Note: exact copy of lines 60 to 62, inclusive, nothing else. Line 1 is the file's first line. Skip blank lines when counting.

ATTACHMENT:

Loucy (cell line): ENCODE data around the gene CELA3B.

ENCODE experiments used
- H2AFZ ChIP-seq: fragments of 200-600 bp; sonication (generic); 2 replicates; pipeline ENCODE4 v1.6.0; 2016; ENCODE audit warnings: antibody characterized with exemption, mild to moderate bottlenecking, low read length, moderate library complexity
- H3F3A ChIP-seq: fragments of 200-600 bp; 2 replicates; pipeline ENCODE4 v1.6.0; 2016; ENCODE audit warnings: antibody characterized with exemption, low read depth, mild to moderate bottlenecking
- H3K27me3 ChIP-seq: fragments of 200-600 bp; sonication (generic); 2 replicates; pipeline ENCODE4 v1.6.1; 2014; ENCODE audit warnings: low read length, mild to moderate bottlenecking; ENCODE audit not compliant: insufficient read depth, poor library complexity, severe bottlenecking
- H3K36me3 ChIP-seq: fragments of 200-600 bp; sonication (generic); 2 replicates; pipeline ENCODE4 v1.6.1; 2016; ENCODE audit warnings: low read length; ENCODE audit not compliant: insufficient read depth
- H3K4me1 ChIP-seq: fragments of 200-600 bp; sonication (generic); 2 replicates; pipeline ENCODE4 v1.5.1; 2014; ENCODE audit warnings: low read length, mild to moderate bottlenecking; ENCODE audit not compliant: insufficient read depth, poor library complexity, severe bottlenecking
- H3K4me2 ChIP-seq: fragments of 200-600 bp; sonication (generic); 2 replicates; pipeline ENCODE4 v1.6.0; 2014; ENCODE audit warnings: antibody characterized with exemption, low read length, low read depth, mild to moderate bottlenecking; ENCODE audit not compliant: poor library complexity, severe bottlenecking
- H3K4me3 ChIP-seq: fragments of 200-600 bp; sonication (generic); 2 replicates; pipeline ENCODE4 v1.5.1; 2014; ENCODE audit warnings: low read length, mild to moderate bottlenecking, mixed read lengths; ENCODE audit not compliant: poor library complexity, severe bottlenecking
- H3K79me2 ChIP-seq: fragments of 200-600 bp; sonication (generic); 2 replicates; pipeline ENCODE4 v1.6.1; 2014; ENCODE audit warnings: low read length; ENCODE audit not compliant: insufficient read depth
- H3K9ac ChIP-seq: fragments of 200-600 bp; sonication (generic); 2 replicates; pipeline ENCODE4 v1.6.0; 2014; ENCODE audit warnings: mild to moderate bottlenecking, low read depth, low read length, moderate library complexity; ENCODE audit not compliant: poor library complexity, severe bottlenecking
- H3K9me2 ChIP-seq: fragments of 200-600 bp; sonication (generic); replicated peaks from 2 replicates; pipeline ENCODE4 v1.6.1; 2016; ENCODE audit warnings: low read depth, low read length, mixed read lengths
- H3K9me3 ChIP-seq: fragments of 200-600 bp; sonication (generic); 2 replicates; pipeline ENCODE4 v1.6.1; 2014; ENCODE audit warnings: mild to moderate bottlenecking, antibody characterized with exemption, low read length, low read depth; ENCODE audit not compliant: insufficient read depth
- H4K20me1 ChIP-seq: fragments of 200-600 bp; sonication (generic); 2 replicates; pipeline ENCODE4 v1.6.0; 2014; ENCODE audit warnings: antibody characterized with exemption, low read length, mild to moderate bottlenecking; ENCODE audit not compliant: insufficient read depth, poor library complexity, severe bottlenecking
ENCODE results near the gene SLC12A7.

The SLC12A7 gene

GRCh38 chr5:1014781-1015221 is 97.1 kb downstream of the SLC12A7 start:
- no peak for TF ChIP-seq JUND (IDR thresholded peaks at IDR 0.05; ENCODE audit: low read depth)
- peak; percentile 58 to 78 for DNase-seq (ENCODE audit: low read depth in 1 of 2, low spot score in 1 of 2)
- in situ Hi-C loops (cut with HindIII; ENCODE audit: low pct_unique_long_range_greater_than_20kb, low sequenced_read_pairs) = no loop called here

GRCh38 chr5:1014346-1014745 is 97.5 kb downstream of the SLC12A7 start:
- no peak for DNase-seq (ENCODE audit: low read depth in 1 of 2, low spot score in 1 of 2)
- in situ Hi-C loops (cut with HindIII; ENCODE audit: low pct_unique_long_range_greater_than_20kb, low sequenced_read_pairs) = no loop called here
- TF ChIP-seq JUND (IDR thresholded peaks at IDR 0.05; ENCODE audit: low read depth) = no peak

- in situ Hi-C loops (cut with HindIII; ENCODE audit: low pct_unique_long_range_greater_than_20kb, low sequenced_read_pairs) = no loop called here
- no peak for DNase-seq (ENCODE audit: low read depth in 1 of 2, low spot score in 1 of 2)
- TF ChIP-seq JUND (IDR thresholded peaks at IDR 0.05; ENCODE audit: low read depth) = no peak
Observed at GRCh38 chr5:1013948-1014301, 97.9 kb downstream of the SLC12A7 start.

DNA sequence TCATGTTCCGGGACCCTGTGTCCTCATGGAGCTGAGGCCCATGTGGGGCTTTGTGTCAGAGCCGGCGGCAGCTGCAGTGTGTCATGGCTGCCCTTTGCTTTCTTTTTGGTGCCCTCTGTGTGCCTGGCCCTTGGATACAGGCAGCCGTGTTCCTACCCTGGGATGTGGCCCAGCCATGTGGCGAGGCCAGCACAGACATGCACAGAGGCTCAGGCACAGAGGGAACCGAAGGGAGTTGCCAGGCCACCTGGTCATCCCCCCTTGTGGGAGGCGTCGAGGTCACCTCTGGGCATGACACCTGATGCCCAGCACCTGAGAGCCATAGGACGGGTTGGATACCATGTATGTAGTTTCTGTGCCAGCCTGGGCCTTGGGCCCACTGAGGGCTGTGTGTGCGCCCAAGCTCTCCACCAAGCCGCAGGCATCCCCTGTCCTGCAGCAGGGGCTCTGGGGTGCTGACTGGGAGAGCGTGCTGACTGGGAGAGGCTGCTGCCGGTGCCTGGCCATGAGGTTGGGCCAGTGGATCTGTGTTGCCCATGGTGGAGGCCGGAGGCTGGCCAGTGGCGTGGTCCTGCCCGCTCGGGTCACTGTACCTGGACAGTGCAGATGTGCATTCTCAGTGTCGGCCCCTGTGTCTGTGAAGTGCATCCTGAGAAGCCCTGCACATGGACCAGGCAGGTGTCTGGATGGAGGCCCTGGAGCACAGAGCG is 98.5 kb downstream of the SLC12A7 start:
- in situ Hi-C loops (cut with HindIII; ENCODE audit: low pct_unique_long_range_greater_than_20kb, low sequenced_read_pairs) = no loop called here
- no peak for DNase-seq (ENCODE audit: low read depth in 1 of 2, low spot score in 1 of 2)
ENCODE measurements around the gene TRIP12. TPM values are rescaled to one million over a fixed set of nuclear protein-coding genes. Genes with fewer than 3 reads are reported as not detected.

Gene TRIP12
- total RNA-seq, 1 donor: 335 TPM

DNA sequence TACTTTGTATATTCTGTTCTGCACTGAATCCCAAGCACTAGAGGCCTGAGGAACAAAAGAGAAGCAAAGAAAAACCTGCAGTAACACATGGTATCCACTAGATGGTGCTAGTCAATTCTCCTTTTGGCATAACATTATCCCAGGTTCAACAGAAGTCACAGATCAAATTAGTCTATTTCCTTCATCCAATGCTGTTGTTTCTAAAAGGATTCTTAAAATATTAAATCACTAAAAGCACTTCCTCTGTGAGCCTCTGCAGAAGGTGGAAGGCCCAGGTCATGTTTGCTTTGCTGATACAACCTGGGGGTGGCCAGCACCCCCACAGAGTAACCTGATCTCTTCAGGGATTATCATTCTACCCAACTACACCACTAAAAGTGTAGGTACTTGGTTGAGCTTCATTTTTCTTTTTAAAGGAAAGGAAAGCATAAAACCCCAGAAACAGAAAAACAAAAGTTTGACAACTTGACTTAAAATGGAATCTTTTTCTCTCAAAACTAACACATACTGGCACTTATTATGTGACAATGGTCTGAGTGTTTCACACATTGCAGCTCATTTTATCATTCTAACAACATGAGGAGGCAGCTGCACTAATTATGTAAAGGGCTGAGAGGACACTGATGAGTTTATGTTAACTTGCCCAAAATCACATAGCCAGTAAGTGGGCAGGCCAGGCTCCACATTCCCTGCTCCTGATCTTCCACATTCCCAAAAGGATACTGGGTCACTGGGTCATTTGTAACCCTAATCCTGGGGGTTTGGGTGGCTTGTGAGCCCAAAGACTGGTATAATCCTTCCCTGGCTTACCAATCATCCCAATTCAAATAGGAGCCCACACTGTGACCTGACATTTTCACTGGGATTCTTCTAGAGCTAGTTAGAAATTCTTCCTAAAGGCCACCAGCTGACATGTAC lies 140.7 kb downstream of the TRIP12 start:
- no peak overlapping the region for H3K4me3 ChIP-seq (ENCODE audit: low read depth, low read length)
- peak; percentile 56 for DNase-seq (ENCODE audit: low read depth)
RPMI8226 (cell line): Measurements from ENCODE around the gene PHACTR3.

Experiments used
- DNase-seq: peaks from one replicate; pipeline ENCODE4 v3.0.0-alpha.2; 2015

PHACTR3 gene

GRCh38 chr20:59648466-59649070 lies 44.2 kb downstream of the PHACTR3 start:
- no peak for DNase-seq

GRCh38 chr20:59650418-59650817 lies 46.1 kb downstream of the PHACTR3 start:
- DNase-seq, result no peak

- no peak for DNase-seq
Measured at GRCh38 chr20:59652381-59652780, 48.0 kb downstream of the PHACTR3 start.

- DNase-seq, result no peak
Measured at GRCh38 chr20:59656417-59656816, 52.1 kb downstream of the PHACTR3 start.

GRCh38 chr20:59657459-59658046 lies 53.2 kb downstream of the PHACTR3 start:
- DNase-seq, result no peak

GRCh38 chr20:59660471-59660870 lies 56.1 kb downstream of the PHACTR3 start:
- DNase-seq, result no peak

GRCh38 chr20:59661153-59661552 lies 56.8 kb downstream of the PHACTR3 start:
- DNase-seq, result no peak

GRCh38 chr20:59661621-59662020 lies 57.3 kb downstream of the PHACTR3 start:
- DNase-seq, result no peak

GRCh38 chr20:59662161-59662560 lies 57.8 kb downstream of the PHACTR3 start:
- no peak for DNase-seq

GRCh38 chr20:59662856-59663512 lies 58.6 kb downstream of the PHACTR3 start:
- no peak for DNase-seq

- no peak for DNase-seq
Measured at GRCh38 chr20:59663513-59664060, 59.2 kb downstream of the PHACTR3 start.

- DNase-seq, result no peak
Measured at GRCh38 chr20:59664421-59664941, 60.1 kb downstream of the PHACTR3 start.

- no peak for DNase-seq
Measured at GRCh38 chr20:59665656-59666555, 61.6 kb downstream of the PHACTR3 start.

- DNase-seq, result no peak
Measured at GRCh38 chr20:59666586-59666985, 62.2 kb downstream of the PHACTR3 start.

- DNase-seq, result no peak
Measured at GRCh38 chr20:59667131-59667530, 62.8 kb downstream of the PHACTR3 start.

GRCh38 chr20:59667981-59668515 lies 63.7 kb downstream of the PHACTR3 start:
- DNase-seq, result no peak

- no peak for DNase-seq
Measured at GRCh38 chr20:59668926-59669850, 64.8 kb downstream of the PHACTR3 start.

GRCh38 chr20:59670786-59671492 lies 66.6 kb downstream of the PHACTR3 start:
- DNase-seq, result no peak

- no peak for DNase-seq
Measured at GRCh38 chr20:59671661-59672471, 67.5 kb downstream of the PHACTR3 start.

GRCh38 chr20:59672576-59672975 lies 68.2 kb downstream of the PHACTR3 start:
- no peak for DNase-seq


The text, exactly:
GRCh38 chr20:59662856-59663512 lies 58.6 kb downstream of the PHACTR3 start:
- no peak for DNase-seq

- no peak for DNase-seq